A weekly summary of the precedential patent-related opinions issued by the Court of Appeals for the Federal Circuit and the opinions designated precedential or informative by the Patent Trial and Appeal Board.
Packet Intelligence LLC v. NetScout Systems, Inc., et al., No. 2019-2041 (Fed. Cir. (E.D. Tex.) July 14, 2020). Opinion by Lourie, joined by Hughes. Opinion concurring-in-part and dissenting-in-part by Reyna.
Following a jury verdict and bench trial, the district court entered judgment (i) that NetScout willfully infringed; (ii) that no asserted claim was invalid under 35 U.S.C. §§ 101, 102(a), or 102(f); (iii) awarding damages for pre-suit and post-suit infringement, and (iv) awarding enhanced damages and an ongoing royalty of 1.55% for future infringement. The Federal Circuit determined that the district court erred in denying NetScout’s motion for judgment as a matter of law on pre-suit damages, and thus reversed the pre-suit damages award and vacated the court’s enhancement. It affirmed the district court’s judgment in all other respects.
The patents-in-suit disclose methods for monitoring packets exchanged over a computer network. On appeal, NetScout argued that its products do not infringe because the claims require “correlating connection flows into conversational flows” and its products never join connection flows together. The Federal Circuit disagreed that the claims require joining connectional flows into conversational flows and, in any event, held that the expert testimony presented at trial constituted substantial evidence to support the jury’s infringement verdict.
Next, NetScout argued that the patents are invalid under § 101 because they cover ineligible subject matter, and are invalid under § 102(f) for failure to name joint inventors. Regarding § 101, the majority determined that the claims are not directed to an abstract idea because “the focus of the claims is a specific improvement in computer technology: a more granular, nuanced, and useful classification of network traffic.” Addressing inventorship, the Federal Circuit agreed with the district court that the jury was permitted to weigh competing expert testimony.
Finally, NetScout asserted that Packet Intelligence is not entitled to pre-suit damages because its licensees had failed to mark their patent-practicing products. Under Arctic Cat v. Bombardier Recreational Products, the accused infringer “bears an initial burden of production to articulate the products it believes are unmarked ‘patented articles’ subject to the marking requirement,” and the burden then shifts to the patentee “to prove that the identified products do not practice the patent-at-issue.” Considering that standard, the Federal Circuit held that the district court’s jury instruction placed an improper burden on NetScout. Additionally, even though certain of the patents had only method claims not subject to the marking requirement of § 287, the Federal Circuit held that Packet Intelligence “cannot circumvent § 287 and include those products in its royalty base simply by arguing that NetScout’s infringement of related method claims drove sales.” The Federal Circuit thus ruled that “NetScout is entitled to judgment as a matter of law on this issue.”
Judge Reyna dissented in part, disagreeing with the majority’s conclusion on patent eligibility. In Judge Reyna’s view, “the claims are directed to the abstract idea of identifying data packets as belonging to ‘conversational flows’ rather than discrete ‘connection flows.’” The relevant inquiry “is not whether the patent as a whole teaches a concrete means for achieving an abstract result, but whether such a concrete means is claimed.” Thus, Judge Reyna stated that “while the claimed implementations of this idea may ultimately contain inventive concepts that save the claims, it was clear error for the district court to base its finding of inventiveness on the abstract idea itself and its attendant benefits.”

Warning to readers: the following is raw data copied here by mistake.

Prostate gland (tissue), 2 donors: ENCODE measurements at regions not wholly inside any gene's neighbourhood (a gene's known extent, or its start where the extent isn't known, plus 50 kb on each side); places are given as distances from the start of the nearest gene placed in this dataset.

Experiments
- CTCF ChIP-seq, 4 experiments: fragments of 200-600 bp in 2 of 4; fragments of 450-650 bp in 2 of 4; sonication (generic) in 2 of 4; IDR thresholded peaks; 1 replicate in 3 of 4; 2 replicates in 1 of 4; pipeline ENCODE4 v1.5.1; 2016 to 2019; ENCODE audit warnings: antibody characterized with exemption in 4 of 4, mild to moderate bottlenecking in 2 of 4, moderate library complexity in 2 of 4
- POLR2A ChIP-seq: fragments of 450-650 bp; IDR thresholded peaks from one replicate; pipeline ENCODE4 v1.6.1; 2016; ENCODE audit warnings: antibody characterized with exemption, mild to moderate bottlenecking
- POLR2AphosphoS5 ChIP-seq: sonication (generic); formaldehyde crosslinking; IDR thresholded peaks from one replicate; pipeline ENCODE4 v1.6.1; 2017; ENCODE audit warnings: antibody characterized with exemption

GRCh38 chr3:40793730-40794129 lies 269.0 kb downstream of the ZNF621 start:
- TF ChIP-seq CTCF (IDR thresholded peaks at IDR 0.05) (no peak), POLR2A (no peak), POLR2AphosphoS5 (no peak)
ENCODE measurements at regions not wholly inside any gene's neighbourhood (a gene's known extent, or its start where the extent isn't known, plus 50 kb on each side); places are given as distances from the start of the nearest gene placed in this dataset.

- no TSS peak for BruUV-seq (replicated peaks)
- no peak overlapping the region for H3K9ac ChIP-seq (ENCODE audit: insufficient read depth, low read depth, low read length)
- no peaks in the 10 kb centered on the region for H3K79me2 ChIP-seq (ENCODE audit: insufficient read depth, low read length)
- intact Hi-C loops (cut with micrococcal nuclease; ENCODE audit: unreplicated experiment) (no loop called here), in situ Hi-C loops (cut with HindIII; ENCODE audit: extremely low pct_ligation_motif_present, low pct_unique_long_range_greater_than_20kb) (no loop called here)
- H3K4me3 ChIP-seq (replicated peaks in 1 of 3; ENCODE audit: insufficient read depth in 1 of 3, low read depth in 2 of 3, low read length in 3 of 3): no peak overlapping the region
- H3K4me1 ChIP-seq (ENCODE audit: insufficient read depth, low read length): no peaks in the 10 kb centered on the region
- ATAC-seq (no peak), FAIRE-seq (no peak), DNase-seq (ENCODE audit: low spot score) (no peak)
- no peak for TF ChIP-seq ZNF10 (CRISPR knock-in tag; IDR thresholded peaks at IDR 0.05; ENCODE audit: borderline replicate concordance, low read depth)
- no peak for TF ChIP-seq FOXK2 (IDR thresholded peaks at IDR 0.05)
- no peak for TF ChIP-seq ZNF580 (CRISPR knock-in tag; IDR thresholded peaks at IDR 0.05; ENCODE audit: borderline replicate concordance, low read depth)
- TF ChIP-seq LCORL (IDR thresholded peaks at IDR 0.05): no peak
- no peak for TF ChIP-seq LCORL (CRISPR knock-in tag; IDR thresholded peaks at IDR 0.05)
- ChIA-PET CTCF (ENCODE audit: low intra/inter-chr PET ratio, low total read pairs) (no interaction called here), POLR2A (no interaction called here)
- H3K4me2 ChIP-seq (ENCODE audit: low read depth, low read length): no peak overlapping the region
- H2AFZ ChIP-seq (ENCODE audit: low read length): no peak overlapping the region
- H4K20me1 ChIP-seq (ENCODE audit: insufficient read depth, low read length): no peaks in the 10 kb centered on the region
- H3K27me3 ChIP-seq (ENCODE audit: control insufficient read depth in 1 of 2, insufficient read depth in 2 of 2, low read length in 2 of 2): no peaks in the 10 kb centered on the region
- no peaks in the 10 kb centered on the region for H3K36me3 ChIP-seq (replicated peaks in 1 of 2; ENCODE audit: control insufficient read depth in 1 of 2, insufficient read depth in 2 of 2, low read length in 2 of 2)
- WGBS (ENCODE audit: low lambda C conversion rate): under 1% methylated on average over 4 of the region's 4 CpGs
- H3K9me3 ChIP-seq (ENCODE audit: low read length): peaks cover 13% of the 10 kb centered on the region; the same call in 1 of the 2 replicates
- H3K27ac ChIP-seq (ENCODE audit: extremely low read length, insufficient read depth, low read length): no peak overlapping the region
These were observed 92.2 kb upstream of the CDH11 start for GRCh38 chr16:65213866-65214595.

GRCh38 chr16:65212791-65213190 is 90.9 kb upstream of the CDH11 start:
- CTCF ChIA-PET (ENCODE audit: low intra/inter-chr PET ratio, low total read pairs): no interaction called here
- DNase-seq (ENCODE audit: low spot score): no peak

Dana-Farber Cancer Institute, Inc. v. Ono Pharmaceutical Co., et al., No. 2019-2050 (Fed. Cir. (D. Mass.) July 14, 2020). Opinion by Lourie, joined by Newman and Stoll.
The Federal Circuit affirmed the district court’s judgment that two researchers, Drs. Freeman and Wood, should be deemed joint inventors alongside Dr. Honjo on several patents related to Nobel-prize winning immunotherapy for cancer treatment.
The patent claims are directed to a method of treating cancer by administering antibodies targeting specific receptor-ligand interactions on T cells. Dr. Honjo discovered the existence of an inhibitory receptor on T cells, PD-1. Dr. Honjo later collaborated with Drs. Freeman and Wood regarding the PD-1/PD-L1 pathway. That association ended in 2001.
Following a bench trial, the district court found that Drs. Freeman and Wood made several significant contributions to the conception of the claimed inventions, qualifying them as inventors.
On appeal, the Federal Circuit explained that “a joint invention is simply the product of a collaboration between two or more persons working together to solve the problem addressed.” A joint inventor must “(1) contribute in some significant manner to the conception or reduction to practice of the invention, (2) make a contribution to the claimed invention that is not insignificant in quality, when that contribution is measured against the dimension of the full invention, and (3) do more than merely explain to the real inventors well-known concepts and/or the current state of the art.”
Ono Pharmaceutical challenged Dr. Freeman’s and Dr. Wood’s roles on various grounds, including that their contributions “were made public and were hence in the prior art before the alleged conception.” The Federal Circuit was not swayed, stating: “Inventorship of a complex invention may depend on partial contributions to conception over time, and there is no principled reason to discount genuine contributions made by collaborators because portions of that work were published prior to conception for the benefit of the public.”
After analyzing “the extensive factual determinations made by the district court,” the Federal Circuit concluded that the court’s determinations “were not clearly erroneous, and the court made no errors of law.”
Mayborn Group, Ltd., et al. v. ITC, No. 2019-2077 (Fed. Cir. (ITC) July 16, 2020). Opinion by Lourie, joined by Linn and Wallach.
The Federal Circuit affirmed the International Trade Commission’s decision denying a petition to rescind a general exclusion order prohibiting importation of infringing products.
The owner of a patent for a spill-proof beverage container filed an ITC complaint against several respondents. Mayborn was not a respondent, but the complainants notified Mayborn of the investigation and Mayborn took no action during the proceedings. The Administrative Law Judge (ALJ) found infringement and imposed a general exclusion order barring importation of infringing goods by any entity, ruling that it was “difficult to gain information about the entities selling infringing self-anchoring beverage containers,” making it “nearly impossible to identify the sources of the products.” The Commission agreed with the ALJ and issued the general exclusion order.